The third time may be the charm. After twice rejecting a proposal that would have had schools in Putnam County using a staggered starting schedule, the school board Thursday night will take up the issue once again. This time, the staggered start schedule is being proposed ONLY for Cookeville and Algood schools and is being described as a "pilot project." Proponents of the move say it could save the school system half a million dollars in transportation costs in a time when budgets are tight, but opponents are skeptical of those cost savings and say the confusion and inconvenience of a staggered schedule would not be popular with the public.
Yet another work session has been scheduled for Thursday as the Cookeville city council tries to put together a budget for the 2009-2010 fiscal year. Like most local governments, they are dealing with declining tax revenues. City officials are also considering a change in the rate structure for water department customers, which would cause a price hike for most folks next year, but could give a price break to individuals who use less than 2000 gallons a month. The budget work session -- the second one this week -- will be held at the city's gas department building.
The city manager was fired, and now the city attorney has resigned. Algood city attorney Steven Randolph submitted a letter of resignation just hours after a specially called meeting in which the council voted to terminate Freddie Maxwell as the city manager. He did not cite a reason for the resignation, but said that he had enjoyed working for the city. Steven Randolph is the son of Bobby Randolph, one of three Algood council members who voted to fire Maxwell. Meanwhile, those organizing a recall petition against Randolph, Mayor Patt Judd and council member Ruby Hawkins say they should have enough signatures in a couple of days to be able to turn those petitions in at the county's election commission office. According to the Algood city charter, at least half of the people who voted in the last election would have to sign a petition for removal to force the issue onto a ballot in which the entire population could vote for or against a recall.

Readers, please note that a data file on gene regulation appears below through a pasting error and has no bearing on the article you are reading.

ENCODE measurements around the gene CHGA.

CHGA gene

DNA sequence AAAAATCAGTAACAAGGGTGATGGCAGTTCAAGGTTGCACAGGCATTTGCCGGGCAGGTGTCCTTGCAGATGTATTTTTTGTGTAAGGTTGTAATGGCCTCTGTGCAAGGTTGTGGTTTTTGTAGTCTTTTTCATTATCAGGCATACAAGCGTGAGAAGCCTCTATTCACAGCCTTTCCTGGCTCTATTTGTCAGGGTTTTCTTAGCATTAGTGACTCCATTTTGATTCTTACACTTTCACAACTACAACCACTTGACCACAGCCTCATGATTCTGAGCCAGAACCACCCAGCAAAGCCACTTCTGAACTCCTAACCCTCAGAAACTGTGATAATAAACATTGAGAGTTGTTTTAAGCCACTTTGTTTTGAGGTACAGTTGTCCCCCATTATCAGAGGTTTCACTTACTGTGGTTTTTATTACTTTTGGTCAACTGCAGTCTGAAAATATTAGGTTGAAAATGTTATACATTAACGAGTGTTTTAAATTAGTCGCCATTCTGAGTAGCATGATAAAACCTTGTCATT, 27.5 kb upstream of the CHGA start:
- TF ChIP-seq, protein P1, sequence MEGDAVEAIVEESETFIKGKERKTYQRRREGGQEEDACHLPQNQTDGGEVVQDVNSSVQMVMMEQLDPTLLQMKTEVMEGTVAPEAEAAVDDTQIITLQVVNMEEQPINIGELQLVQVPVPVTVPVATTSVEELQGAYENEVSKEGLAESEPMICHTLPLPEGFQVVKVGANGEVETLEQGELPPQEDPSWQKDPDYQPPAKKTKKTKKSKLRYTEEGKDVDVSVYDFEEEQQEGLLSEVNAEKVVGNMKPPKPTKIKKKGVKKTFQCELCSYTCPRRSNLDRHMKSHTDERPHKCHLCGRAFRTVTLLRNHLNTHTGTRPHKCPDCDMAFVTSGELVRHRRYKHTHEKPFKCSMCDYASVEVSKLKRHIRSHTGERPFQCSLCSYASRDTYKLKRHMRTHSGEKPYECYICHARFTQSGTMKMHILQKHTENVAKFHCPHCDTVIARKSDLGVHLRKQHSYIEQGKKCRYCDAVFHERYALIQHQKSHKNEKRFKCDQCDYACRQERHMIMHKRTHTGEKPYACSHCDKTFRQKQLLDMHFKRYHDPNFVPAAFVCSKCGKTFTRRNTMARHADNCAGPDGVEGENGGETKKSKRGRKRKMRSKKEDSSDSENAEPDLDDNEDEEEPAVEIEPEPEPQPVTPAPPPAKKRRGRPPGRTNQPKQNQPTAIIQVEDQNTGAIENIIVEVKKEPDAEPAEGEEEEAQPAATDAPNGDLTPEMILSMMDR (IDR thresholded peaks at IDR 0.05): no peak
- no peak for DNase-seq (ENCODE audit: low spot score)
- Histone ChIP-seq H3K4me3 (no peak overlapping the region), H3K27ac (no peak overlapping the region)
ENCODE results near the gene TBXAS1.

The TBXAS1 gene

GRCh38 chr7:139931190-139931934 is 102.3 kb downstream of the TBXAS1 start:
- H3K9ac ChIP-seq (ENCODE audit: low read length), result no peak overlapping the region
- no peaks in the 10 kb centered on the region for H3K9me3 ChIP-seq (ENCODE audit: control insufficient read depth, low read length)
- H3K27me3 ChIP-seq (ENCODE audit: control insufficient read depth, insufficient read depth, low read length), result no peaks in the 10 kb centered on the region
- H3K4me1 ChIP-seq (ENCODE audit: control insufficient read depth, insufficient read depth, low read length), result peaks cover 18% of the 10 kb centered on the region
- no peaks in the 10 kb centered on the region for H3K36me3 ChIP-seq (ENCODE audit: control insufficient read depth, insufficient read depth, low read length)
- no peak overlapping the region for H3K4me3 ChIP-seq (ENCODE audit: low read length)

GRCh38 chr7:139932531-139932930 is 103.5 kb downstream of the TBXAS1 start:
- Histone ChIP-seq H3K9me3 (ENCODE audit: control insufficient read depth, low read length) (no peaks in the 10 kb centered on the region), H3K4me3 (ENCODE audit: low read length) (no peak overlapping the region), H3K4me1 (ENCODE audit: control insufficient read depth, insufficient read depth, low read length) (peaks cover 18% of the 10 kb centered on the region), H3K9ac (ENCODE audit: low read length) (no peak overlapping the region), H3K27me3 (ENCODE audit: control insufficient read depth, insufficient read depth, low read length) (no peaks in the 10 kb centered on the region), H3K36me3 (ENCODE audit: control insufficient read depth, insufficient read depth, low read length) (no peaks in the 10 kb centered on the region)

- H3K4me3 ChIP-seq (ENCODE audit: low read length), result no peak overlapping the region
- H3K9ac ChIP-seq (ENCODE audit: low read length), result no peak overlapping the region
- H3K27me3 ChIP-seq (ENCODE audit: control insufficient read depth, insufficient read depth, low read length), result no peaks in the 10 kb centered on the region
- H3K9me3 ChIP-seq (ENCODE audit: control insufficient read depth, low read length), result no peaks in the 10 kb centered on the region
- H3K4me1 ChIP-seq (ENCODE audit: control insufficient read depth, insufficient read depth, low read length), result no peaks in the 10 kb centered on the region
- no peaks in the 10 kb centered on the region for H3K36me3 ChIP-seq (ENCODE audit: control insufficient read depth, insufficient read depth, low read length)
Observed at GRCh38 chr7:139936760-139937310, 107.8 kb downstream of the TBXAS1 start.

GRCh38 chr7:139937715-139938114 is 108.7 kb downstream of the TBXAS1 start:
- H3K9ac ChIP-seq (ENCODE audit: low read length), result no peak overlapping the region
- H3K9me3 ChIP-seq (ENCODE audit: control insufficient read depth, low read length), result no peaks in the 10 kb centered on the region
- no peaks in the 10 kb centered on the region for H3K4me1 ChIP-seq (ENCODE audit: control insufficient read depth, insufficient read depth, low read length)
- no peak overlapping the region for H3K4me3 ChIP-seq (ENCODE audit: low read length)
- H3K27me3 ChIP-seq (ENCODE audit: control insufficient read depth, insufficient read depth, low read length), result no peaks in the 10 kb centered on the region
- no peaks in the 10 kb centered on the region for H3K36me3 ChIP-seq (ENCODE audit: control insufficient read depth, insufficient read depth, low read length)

Monterey's Hilltop Express newspaper reports that the town of Monterey is officially "past due" on a $300,000 loan that was used to pay for the interstate lighting project. According to the paper, Monterey Mayor Richard Godsey is working it out with the bank to stretch out payments. He says a former board used money intended to pay off the loan to instead pay for construction of the Farmer's Market and a new garage. The Bank of Putnam County holds the note on the lighting project and would have to approve any extension of time to pay it back.
Congressman Bart Gordon has announced that the City of Algood will be receiving $2.98 million from the U.S. Department of Agriculture for a sewer line extension project. The USDA’s Rural Development agency awarded the $2.98 million in the form of a loan/grant combination. The city will use the funding to construct 37,000 linear feet of sewer lines and install two new pumping stations that will serve an estimated 373 Algood residents. As things stand, about 650 residents do not have access to the City’s public sewer service. The sewer line extension project will provide sewage access in and around the Bear Creek community north of State Highway 111.
Tennessee Tech University is organizing several local service projects in counties close to campus throughout the summer. Officials say a program called "Get Back with Tech" allows students and people from the surrounding counties to team up over the summer. For example, in Warren County, volunteers will work with Rotary Friends of the River on a clean-up of Barren Fork River. Work begins on May 16. In Putnam County, volunteers (including high school students from Governor’s School) will work at the Happy Haven Home for Girls. They will do maintenance, landscaping, trail building, and other jobs working directly with residents. Work will begin on June 13. In Cumberland County, 10-17 volunteers are needed to conduct tourism surveys for economic development. The surveys will help the community set realistic tourism goals for the future. Work will begin on June 27. And in Macon County, volunteers will help the Post-Secondary Education Team with basic computer training, resume building and job applications.